“Writing Lincoln’s Lives”
by Michael Burlingame
by Michael Burlingame
Publishers scrambled to meet the great demand for information about the little known Republican candidate, who at first was often referred to as Abram Lincoln. Thurlow Weed’s suggestion that Charles G. Halpine be given the task of writing a campaign biography came to nothing. The most informative of the thirteen campaign lives that did appear in 1860 were by William Dean Howells, a young Ohio journalist who was to achieve literary fame, and by John Locke Scripps, editor of the Chicago Press and Tribune and a good friend of Lincoln. For Howells, Scripps, and other authors, Lincoln prepared an autobiographical sketch which, though brief, was longer than the one he had drafted in 1859 for Jesse W. Fell. In this political document he said little about slavery, other than to reproduce his 1837 resolution denouncing the peculiar institution as based on “injustice and bad policy” and assert that his views had not changed since then. He devoted much more space to his Mexican War stand, correctly assuming that the Democrats would once again attack his record on that conflict.
“Writing Lincoln’s Lives” p. 2
In addition to relying on that autobiographical sketch, Scripps sought to interview Lincoln about his life. At first the candidate was reluctant to cooperate, telling his would-be biographer: “it is a great piece of folly to attempt to make anything out of my early life. It can all be condensed into a single sentence and that sentence you will find in Gray’s Elegy: ‘The short and simple annals of the poor.’ That’s my life, and that’s all you or any one else can make of it.’” Nevertheless he told Scripps much about his life that was then incorporated into the campaign biography, making it virtually an autobiography. Hastily the busy editor churned out ninety-six pages of copy, only to be instructed by his New York publisher (Horace Greeley’s Tribune) to reduce it to thirty-two pages. After reluctantly making wholesale cuts, he apologized to Lincoln for the “sadly botched” final section, which was trimmed at the last minute. Amusingly he instructed the candidate that if he had not read Plutarch’s Lives, he should do so immediately, for the biography asserted that he had read it in his youth!
“Writing Lincoln’s Lives” p. 3
Earlier Scripps had written a 4000-word biographical sketch for the Chicago Press and Tribune which he used as the basis for his campaign life. That biography lacked a sentence that had appeared in his newspaper article: “A friend says that once, when in a towering rage in consequence of the efforts of certain parties to perpetrate a fraud on the State, he was heard to say ‘They shan’t do it, d—n ’em!’” Evidently it was thought advisable to play down Lincoln’s capacity for anger, which was formidable. Like Scripps’s biography, William Dean Howells’s was enriched by interviews. They were conducted by a research assistant, James Quay Howard, who visited Springfield and talked briefly with Lincoln and at greater length with several of his friends. When the publisher, Follett and Foster of Columbus Ohio (who had issued the Lincoln-Douglas debates earlier that year) advertised it as an “authorized by Mr. Lincoln,” the candidate protested vigorously. To Samuel Galloway he complained about Follett and Foster: “I have scarcely been so much astounded by anything, as by their public announcement that it is authorized by me.” He had, he said, made himself “tiresome, if not hoarse, with repeating to Mr. Howard” that he “authorized nothing – would be responsible for nothing.”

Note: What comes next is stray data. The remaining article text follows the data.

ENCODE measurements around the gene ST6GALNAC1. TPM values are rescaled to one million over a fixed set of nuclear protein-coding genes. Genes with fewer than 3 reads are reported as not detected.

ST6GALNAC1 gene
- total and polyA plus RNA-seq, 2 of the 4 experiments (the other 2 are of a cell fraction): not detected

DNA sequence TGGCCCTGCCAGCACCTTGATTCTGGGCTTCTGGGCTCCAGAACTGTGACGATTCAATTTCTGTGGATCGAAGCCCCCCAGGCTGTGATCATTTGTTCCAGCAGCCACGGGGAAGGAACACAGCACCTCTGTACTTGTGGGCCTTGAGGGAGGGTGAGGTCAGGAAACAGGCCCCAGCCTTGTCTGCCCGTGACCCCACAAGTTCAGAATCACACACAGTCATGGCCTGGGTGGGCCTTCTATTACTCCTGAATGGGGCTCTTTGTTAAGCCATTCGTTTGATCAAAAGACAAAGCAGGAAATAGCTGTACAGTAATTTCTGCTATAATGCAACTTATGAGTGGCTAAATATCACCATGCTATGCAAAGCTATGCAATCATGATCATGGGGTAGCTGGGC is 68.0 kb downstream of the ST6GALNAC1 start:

“Writing Lincoln’s Lives” p. 4
[Lincoln] would not endorse a biography unless he thoroughly reviewed and corrected it, which he was then unable to do. He could not obey the advice of all his “discreet friends” to make no public statements while simultaneously approving a campaign life for his opponents “to make points on without end.” If he were to do so, “the convention would have a right to reassemble” and name another candidate. To maintain deniability, Lincoln refused to read the manuscript of any campaign biography. He had his friends at the Illinois State Journal run a disclaimer and his secretary write letters of protest both to Howard and to Follett and Foster. That secretary was the industrious, efficient John G. Nicolay, a twenty-eight-yearold, German-born journalist from Pike County who since 1857 had been clerking for secretary of state Ozias M. Hatch. A week before the Chicago Convention he had helped build support for Lincoln’s candidacy in an elaborate article comparing his record on slavery with Henry Clay’s, arguing that they were very similar. He probably did so at the suggestion of the would-be candidate, who may have written the piece.
“Writing Lincoln’s Lives” p. 5
Since 1858, Nicolay had been writing occasional articles for the Missouri Democrat of St. Louis; he filed a long report on the Chicago Convention for that newspaper. Shortly after that conclave, Lincoln told Hatch: “I wish I could find some young man to help me with my correspondence. It is getting so heavy I can’t handle it. I can’t afford to pay much, but the practice is worth something.” When Hatch recommended Nicolay, Lincoln found it easy to accept the advice, for he regarded the young man as “entirely trust-worthy” and had often conversed and played chess with him in Hatch’s office, which served as an informal Republican headquarters. Nicolay had hoped to be given the task of writing a campaign biography and was “filled with jealous rage” when Howells was chosen. He was solaced when Lincoln hired him at $75 per month, for he vastly admired his employer, who served as a kind of surrogate father to the orphaned Nicolay.